Articles - January, 2007

Skyscraper Sunday: LEED Silver One Victory Park

One Victory Park

Taking a page from local developer Harwood, it looks like Hillwood decided to throw its hat into the green development ring with One Victory Park.  1VP is a 20-story, 450,000 square-foot, LEED-Silver office building slated for completion in 2008.  I’ve read a few conflicting reports on the actual details of the building, so we’ll have to watch and really determine the true specs.  Hines + Hillwood will be co-developing the project, which includes a Two Victory Park that seems identical to 1VP.  Boka Powell is the lead architect with Austin Commercial as the general contractor.   

1VP already has a tenant for six floors of the building.  Haynes and Boone recently announced that it would relocate from the Bank of America tower (tenant of 22 years), retaining Gensler as the interior design architect.  A recent news article pointed to suggestions that all the offices would be the same size, meaning senior and junior attorneys would be indistinguishable according to office size.  Why?  Efficiency and money savings.  Use your imagination on this one.  Image via

Noteworthy Green News: Week in Review

Week in Review
  1. Massachusetts Power Plants to Pay Emissions Penalties: State Rejoins a Northeast Greenhouse Gas Initiative – Massachusetts power plant owners will have to pay a penalty for every pound of emissions that contribute to global warming under an agreement signed by Governor Deval Patrick yesterday that is expected to raise hundreds of millions of dollars for an ambitious energy conservation and renewable energy program.
  2. Green Schools the Hottest Market for Green Building According to McGraw-Hill Construction’s Latest Report – MHC found that the education sector is the fastest-growing market for green building, good news for the industry, given that education construction (at the K-12 and university levels) is the largest construction sector, by value, at $53 billion for 2007.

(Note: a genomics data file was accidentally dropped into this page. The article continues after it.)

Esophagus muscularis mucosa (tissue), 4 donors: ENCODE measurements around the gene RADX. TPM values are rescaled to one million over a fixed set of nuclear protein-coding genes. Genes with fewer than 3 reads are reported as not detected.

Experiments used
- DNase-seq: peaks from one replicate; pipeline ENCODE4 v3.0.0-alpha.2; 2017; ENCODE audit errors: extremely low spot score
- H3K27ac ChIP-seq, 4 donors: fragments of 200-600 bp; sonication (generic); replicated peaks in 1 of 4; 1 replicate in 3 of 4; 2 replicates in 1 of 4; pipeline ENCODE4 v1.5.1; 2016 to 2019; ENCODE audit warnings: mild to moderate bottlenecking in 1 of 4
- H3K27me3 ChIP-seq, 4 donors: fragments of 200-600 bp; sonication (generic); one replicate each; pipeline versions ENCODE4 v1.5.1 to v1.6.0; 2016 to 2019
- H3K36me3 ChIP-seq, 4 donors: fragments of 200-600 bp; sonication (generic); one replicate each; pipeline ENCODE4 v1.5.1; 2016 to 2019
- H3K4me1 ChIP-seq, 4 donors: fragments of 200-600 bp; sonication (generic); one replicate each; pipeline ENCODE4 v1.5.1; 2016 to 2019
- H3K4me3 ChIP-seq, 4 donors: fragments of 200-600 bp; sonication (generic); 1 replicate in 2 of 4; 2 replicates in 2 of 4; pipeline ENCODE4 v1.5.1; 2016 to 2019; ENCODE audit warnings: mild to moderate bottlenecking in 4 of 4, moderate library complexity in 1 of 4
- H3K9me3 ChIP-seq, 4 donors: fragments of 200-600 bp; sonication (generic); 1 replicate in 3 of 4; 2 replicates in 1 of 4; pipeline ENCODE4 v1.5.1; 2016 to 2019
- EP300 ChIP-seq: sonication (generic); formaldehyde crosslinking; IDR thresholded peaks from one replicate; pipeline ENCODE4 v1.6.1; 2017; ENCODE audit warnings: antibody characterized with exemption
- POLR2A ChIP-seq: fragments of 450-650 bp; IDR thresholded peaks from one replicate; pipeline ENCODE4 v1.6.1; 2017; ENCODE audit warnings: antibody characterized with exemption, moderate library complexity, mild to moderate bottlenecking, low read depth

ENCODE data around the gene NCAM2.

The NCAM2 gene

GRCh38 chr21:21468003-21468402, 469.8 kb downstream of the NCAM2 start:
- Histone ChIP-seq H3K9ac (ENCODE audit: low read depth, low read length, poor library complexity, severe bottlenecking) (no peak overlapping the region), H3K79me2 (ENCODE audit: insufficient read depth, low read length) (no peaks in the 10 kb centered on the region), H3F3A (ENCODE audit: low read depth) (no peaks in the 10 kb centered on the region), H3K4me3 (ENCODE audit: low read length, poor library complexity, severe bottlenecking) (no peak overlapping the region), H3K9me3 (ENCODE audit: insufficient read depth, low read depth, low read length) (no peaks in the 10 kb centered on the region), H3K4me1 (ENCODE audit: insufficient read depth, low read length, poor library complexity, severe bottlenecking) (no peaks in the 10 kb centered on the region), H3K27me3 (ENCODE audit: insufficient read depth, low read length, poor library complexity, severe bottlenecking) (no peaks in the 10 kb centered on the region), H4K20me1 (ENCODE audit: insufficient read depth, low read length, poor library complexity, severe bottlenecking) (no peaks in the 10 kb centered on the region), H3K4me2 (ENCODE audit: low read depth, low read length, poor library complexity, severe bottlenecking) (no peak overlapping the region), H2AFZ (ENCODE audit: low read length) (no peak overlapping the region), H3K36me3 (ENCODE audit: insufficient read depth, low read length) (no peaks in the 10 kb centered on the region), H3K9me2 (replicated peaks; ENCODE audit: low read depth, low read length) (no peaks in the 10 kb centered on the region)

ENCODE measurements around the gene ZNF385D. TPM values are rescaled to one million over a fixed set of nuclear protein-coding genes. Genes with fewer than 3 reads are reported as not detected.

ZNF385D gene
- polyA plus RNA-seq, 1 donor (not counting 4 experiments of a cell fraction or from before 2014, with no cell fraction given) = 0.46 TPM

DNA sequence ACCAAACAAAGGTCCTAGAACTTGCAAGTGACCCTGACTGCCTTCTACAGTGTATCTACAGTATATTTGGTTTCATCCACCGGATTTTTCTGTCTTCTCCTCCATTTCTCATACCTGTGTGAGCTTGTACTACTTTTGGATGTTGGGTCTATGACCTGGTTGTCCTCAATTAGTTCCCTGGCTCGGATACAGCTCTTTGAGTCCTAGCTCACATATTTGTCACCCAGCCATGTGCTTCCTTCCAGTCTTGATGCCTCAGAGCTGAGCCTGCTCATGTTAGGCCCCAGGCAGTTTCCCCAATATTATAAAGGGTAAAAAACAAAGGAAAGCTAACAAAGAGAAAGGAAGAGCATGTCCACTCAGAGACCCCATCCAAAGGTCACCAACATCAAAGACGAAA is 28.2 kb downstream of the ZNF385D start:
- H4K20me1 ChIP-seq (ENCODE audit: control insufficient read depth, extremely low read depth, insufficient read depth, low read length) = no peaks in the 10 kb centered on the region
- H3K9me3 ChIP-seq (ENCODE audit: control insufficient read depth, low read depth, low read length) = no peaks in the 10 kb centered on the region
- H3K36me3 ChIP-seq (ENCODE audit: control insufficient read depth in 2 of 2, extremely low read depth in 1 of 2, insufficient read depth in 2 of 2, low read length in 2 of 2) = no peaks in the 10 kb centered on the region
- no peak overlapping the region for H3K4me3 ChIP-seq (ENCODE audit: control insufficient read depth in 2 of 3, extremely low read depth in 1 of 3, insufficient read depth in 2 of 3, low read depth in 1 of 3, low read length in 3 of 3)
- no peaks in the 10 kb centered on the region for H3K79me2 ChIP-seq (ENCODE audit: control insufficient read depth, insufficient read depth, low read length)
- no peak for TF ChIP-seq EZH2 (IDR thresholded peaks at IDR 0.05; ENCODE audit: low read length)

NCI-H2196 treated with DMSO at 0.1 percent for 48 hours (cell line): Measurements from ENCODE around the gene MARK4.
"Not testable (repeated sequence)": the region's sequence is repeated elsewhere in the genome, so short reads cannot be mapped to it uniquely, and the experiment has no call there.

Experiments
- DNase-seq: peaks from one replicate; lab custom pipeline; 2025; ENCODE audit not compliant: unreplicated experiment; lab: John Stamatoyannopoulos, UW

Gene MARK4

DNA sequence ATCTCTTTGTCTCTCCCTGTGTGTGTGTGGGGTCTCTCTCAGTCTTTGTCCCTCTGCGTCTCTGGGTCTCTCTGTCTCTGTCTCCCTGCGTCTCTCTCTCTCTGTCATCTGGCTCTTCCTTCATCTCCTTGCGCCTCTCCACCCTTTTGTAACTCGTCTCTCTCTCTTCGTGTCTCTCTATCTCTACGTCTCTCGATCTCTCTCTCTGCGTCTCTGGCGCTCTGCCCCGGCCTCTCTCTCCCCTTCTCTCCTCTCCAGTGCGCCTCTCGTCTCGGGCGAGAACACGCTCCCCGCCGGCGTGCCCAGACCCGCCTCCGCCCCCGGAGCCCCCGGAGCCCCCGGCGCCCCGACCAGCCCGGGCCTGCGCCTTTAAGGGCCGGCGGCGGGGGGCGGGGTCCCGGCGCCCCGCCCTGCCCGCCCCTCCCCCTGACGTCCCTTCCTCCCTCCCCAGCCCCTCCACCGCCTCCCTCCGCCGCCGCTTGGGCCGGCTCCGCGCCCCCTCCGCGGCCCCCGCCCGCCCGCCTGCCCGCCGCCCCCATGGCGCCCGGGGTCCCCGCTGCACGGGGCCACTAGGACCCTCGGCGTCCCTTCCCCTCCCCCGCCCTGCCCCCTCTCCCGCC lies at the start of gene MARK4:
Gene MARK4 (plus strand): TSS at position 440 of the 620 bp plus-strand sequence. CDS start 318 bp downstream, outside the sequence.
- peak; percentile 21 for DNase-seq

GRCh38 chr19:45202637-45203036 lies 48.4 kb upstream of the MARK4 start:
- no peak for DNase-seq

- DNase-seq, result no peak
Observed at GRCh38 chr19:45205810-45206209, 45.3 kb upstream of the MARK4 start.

3. Wind Farm Building Boom to Continue in 2007: Wind Power Capacity in the U.S. Grew 27% Last Year – The U.S. now has enough installed wind power capacity (11,603 megawatts) to power between 3 million and 3.5 million homes, which reduces annual greenhouse gas emissions by 23 million tons of carbon dioxide. The number of homes relying on electricity produced by wind energy will rise to nearly 4.5 million by year’s end if the AWEA’s forecast is accurate.
  4. The U.S. Climate Action Partnership: Big Businesses and Eco-Advantage – The companies in the U.S. Climate Action Partnership are Alcoa, BP America, DuPont, Caterpillar, General Electric, Duke Energy, Lehman Brothers, PG&E, PNM Resources and FPL.  These big businesses have a goal help the U.S. create public policy that would act aggressively and sustainably to slow, stop, and reverse the growth of greenhouse gas (GHG) emissions.  See also NRDC

Clarification Please! Is Green Building More Expensive or Not?

20_dollar_bill

Recently, I attended a guest lecture by a seasoned real estate developer, and he was talking about the profitability of his projects.  This speaker has major experience will all types of investments including retail, single family, industrial, condo, etc.  I put him on the spot and asked him about the numbers he’s seen on sustainable developments.  His answer:  "They’re expensive, a break-even proposition at best.  Development is going that direction, but not now.  They’re not cheap, at all.  We’re talking 20, 30, 40% more expensive.  I won’t do them."  I was blown away. 

In stark contrast, on Monday, January 22, Rick Fedrizzi, CEO of the U.S. Green Building Council, said to the Miami Herald, "We are now at the point where you can build to LEED standards and it is not one penny more than conventional buildings.  We are more experienced now.  We have a proliferation of green building products and services."  From this perspective, it’s profitable and financially responsible to be environmental and build green. 

Someone’s wrong, who is it?

When I hear Fedrizzi’s statement, I’m led to believe that he’s accounting for construction on a first costs basis (not including the operational savings).  And I think he is.  He’s saying it costs the same to build green as non-green, on a first costs basis.  I mentioned the obstacles to building green recently, so is this a case where the developer was unaware?  What’s the deal?  I’m interested in hearing some real world discussion here. 

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